All You Ever Need To Know About Superfine Sugar

Have you never heard of superfine sugar? It's not surprising if you haven't. It's a product that you seldom see on the shelves of most grocery stores. Professional chefs know what it is. So do bakers, and so do bartenders.

Types Of Sugar

Most of us are familiar with cube or lump sugar, regular sugar, powdered sugar, and brown sugar. We've heard of sugar beets and sugar cane. We know that too much sugar isn't good for us. Sugar can cause cavities, and too many sweet things, made tasty through the use of sugar, can cause us to become overweight, not necessarily due to the sugar itself, but because of the good taste it can add, making us want to eat more.

It's also quite possible that more people are familiar with glucose, fructose, and sucrose than are familiar with superfine sugar. Glucose is a simple sugar, so called because of its chemical makeup.  Glucose occurs in fruits and a few other plants. Glucose is also the type of sugar found in our bloodstream. Glucose is used in the body as fuel. Fructose, another simple sugar, is the sweetest of the natural sugars, and is the sugar found in, among other things, honey, sugar cane, and sugar beets. Sucrose is a compound sugar. A molecule of sucrose consists of a molecule of glucose combined with a molecule of fructose. The sugar we keep in the sugar bowl is sucrose. Brown sugar is sucrose that contains or has been treated with molasses. Whether the sugar is light brown or dark brown depends upon how much molasses has been added. Most of the brown sugar we buy is white sugar to which molasses has been added. If it's natural brown sugar we want, about one quarter of the sugar found in sugar cane is naturally brown.

Where among all of these types of sugar does superfine sugar fit in? Is it powdered sugar that has been made even finer? The answer is no. Powdered sugar is still the finest of all of commercially packaged sugars. The superfine variety lies somewhere in between the sugar we put in our sugar bowl and powdered sugar. It's simply granular sugar that's been pulverized to have a finer consistency. If you want to make your own superfine sugar, just put some regular granular sugar in a food processor and turn the power on for 20 seconds or so.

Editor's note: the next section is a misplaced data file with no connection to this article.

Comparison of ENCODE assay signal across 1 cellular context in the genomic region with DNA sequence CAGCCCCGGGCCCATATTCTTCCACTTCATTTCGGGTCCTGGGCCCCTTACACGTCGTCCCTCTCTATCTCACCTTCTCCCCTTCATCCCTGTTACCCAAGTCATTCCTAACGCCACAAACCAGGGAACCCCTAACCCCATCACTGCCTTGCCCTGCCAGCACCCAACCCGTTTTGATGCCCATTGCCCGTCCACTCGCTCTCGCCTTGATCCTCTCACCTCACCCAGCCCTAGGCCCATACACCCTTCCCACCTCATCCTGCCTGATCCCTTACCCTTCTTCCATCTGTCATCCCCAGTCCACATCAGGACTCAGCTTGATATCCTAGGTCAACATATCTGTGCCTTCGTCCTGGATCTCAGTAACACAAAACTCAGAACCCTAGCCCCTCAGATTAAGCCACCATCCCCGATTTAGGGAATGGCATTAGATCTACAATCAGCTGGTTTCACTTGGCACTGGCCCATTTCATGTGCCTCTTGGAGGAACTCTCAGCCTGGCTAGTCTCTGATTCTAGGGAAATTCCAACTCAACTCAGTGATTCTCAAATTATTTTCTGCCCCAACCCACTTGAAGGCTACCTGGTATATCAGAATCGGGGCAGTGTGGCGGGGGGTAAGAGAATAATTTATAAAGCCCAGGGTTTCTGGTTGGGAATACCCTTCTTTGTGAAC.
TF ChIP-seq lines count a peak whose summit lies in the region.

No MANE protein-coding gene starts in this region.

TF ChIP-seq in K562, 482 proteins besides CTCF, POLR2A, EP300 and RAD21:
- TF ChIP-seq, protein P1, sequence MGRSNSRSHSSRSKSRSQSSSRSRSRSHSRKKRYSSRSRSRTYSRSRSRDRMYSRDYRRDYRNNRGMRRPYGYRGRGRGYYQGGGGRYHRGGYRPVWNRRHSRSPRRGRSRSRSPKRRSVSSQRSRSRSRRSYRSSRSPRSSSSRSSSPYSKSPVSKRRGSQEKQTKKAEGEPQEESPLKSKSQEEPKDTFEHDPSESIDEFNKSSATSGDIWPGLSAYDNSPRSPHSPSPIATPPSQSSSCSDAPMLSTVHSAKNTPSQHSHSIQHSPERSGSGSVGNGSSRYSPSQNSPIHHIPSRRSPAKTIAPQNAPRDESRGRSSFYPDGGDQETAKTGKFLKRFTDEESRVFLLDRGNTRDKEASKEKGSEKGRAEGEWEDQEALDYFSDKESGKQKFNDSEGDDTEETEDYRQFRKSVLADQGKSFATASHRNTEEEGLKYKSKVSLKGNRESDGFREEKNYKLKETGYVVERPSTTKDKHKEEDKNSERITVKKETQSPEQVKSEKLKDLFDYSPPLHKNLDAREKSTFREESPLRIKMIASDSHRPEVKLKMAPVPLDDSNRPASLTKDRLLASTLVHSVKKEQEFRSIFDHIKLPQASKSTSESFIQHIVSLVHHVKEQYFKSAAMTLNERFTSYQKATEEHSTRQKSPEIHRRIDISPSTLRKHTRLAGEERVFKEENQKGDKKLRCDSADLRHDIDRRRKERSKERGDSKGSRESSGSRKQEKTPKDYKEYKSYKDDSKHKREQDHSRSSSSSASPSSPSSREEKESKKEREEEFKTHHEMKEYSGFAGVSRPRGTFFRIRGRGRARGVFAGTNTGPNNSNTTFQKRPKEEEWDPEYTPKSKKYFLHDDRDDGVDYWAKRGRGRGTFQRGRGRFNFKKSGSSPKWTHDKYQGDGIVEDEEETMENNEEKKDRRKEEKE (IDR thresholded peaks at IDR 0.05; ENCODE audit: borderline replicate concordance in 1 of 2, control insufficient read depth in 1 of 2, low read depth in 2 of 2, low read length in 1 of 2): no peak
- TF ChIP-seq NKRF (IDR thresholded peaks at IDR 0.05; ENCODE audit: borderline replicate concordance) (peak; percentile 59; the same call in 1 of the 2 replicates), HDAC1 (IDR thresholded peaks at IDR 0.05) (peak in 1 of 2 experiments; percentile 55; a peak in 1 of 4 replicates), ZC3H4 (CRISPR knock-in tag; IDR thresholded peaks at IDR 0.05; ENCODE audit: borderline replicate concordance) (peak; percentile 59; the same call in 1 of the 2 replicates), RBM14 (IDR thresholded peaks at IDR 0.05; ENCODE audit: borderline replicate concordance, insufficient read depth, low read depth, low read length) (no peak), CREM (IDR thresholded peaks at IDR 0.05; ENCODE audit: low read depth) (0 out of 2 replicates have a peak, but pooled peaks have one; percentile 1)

The Sieve Experiment

Imagine you have a bucketful of sugar, consisting of some of each of the above types (excluding brown sugar) and you pour it through a series of sieves, with the sieve at the top having the coarsest mesh, and the meshes below becoming finer and finer was you progress downward.  The sieve at the bottom would have the finest mesh. When you're done pouring the sugar through the sieves, you'd find sugar cubes sitting atop the upper sieve. The next sieve would hold back larger granules of sugar, the type of sugar referred to as decorator's sugar or pearl sugar, used to decorate cookies and deserts. The next sieve down would trap your “sugar-bowl” sugar. The bottom sieve would trap the superfine crystals. Beneath the bottom sieve you'd find a pile of powdered sugar.

You can use the superfine variety just about anywhere you would normally use regular sugar, although the opposite isn't necessarily true. The superfine type, consisting of smaller grains, dissolves more easily, giving foods such as cakes and breads a finer texture, which is why baker's sugar is another name for superfine. It goes under a number of other different names as well, including bar sugar, extra fine sugar, ultra fine sugar, fruit sugar, and in the UK, castor or caster sugar. It is popular with bartenders because it dissolves easily and quickly in cold liquids. It's popular with bakers because bread made with it has a finer texture. It's popular with both bakers and chefs because of its food preserving qualities. Superfine sugar, or any sugar for that manner, is often added to jams and jellies, not only to impart sweetness, but also to help preserve the fruit, giving rise to the name fruit sugar.

Enjoy Your Sugar – In Moderation

In spite of all the talk about sugar being bad for us, it's no doubt here to stay. We can't avoid sugar entirely. It's found in most plants, including those we eat. It's only in sugar cane and sugar beets where the concentration is high enough to allow for easy extraction. We need glucose, a type of sugar, to live. It's our fuel supply. We eat fruits and vegetables that contain glucose, but mostly we manufacture it ourselves, from the starches we eat. Sugar does add a great deal to the taste of many things, and as mentioned briefly above,  also has preservative properties. We don't have to dump a lot of it on our cereal, or in our coffee, and it's best if we don't, but it's still a good idea to keep a little in the pantry, whether it's superfine or not.